Warwick High silent as past student in sex assault claim
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Two Warwick schools have been thrust into the national debate on consent education after a former student detailed her alleged sexual assault.
The student posted her story in the Teach Us Consent petition, where almost 3000 anonymous testimonies have been shared as part of a viral petition calling for earlier sexual consent education in schools.
According to the testimony, the former Scots PGC student was friends with her alleged assaulter and Warwick State High School student.
She claimed the pair attended a local event together before the WSHS student took her back to his house as she was "very intoxicated" and she fell asleep.
He went back to the event but later returned and proceeded to assault the "barely conscious" teen, she said.
The testimony alleges the young girl drifted in and out of consciousness during the incident and at one point "passed out on top of him".
"I still feel so much shame and fear of telling anyone what happened as I do not think I will be believed/I will be blamed for what happened," she wrote.
"There NEEDS to be more education around this in schools, particularly around what constitutes consent, the absolute necessity of respecting another person's right to say no, how to recognise the absence of consent, and more understanding around victim blaming, especially the way this can be internalised by victims so that they blame themselves."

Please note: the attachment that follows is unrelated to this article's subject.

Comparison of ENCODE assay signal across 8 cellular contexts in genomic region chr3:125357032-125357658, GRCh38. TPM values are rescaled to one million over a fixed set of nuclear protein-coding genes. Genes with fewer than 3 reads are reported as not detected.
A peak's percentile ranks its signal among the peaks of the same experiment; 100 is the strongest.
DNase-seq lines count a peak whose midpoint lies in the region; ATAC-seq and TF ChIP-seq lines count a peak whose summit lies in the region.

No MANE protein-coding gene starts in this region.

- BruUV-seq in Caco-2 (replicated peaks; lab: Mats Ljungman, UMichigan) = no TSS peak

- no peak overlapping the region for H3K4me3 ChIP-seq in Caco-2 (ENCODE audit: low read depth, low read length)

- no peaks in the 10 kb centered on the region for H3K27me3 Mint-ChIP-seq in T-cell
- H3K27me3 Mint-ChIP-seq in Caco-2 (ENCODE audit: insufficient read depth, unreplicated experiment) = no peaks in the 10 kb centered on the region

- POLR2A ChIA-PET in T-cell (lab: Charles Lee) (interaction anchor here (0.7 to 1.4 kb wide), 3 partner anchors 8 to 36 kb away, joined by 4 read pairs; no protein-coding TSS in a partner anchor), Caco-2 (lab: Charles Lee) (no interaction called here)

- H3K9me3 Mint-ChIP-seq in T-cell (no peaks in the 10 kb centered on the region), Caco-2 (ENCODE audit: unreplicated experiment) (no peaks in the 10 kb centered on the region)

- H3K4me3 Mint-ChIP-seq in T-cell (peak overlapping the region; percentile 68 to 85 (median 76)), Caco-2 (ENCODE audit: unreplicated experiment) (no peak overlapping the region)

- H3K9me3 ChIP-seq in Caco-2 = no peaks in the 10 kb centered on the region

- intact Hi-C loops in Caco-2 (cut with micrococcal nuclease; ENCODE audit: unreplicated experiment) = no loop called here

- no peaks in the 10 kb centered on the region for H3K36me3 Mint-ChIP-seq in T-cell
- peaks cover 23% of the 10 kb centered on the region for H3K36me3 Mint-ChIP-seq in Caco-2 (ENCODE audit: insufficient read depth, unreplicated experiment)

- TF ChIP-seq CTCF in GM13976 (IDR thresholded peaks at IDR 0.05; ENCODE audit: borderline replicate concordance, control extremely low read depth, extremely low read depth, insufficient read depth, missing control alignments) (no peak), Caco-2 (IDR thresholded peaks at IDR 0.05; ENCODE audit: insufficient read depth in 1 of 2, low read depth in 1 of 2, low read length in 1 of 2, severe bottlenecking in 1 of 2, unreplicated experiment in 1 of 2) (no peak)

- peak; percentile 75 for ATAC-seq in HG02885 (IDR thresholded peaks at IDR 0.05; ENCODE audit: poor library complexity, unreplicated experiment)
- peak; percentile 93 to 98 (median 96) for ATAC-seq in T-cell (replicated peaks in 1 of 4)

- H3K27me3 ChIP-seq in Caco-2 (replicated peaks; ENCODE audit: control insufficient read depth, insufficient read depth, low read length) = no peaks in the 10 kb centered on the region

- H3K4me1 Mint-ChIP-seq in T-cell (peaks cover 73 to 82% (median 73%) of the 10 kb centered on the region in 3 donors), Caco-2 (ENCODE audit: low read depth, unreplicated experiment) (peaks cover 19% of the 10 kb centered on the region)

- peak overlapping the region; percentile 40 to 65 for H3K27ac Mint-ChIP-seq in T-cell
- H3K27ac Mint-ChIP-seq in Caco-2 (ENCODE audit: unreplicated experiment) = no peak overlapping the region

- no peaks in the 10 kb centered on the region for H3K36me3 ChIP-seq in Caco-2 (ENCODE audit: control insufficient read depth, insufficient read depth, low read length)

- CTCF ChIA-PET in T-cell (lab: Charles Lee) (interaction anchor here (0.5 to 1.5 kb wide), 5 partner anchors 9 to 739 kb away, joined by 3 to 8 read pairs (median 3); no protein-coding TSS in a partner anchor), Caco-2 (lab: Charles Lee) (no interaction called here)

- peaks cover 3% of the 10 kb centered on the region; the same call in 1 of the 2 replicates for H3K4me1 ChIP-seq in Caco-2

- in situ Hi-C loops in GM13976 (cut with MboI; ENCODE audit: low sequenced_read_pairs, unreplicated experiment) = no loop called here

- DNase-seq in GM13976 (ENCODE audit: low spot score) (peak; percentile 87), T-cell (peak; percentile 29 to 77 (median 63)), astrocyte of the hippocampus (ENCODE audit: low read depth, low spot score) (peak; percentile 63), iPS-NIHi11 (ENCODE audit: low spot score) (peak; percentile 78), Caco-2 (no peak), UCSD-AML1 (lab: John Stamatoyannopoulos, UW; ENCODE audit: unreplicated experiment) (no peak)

Scots PGC principal Kyle Thompson said the school "admired the courage"of the former student and he supported a change in consent education,
"It's upsetting and saddening to see the stories shared relating to sexual consent among young people," he said.
"Schools have an important role to play in educating young people and facilitating these conversations.
"Our students engage in age-appropriate discussions around respectful relationships in wellbeing lessons and more specifically, sexual consent, as part of our health and physical education program.
"It's critical we work together and in partnership with parents - and the community more broadly - to ensure respectful relationships are not only modelled and discussed at school, but at home and in the workplace, too.
"Everyone must be part of the conversation and we all have a role to play in providing a safe environment for our young people."
Warwick State High School principal Joy Craig and Education Queensland said they could not comment on the allegation.
Education Minister Grace Grace said the Palaszczuk government would move to examine whether existing sex education adequately addressed sexual consent and reporting on Wednesday.
"Young Queenslanders have been sharing their personal stories of disturbing behaviours, including sexual violence, during and after their school years," she said.
"It is a responsibility of parents, carers and society more broadly to educate and support young people in addressing issues of sexual harassment, assault and consent.
"I have asked the director-general of my department to work across the non-government and state education sectors, P & Cs and school communities to explore whether current Australian curriculum and respectful relationships education adequately address all issues, including consent and reporting."
If you or someone you know may be struggling with sexual assault trauma, contact Lifeline on their 24 hour crisis line via 131 114 or the 1800 Respect national helpline on 1800 737 732.